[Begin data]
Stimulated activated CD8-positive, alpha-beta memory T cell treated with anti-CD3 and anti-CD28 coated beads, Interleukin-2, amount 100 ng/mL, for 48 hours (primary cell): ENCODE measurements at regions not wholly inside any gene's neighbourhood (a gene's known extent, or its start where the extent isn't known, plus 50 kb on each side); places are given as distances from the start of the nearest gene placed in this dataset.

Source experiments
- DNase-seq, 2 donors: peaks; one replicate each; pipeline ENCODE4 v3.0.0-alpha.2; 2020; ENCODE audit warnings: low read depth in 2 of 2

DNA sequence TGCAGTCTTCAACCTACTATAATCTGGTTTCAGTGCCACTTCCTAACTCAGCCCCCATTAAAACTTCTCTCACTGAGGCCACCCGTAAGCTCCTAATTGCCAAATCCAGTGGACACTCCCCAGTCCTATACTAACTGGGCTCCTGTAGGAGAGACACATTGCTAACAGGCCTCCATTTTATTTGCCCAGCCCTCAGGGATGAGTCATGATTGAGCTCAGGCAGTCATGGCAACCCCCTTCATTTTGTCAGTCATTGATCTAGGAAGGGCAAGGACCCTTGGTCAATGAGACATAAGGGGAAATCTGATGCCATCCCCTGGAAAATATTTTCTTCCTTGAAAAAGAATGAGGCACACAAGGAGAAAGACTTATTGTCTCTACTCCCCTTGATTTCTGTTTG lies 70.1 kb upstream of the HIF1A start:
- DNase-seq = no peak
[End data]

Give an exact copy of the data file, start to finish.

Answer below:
Stimulated activated CD8-positive, alpha-beta memory T cell treated with anti-CD3 and anti-CD28 coated beads, Interleukin-2, amount 100 ng/mL, for 48 hours (primary cell): ENCODE measurements at regions not wholly inside any gene's neighbourhood (a gene's known extent, or its start where the extent isn't known, plus 50 kb on each side); places are given as distances from the start of the nearest gene placed in this dataset.

Source experiments
- DNase-seq, 2 donors: peaks; one replicate each; pipeline ENCODE4 v3.0.0-alpha.2; 2020; ENCODE audit warnings: low read depth in 2 of 2

DNA sequence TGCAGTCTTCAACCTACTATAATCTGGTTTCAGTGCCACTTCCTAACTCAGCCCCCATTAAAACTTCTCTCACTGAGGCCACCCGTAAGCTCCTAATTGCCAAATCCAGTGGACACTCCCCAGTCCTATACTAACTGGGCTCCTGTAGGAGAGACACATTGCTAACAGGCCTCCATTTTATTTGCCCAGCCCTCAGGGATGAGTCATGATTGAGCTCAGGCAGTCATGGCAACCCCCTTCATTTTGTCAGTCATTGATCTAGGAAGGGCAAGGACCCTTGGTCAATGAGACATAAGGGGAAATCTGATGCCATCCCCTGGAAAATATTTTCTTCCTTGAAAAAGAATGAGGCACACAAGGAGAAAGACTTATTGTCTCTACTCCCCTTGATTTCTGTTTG lies 70.1 kb upstream of the HIF1A start:
- DNase-seq = no peak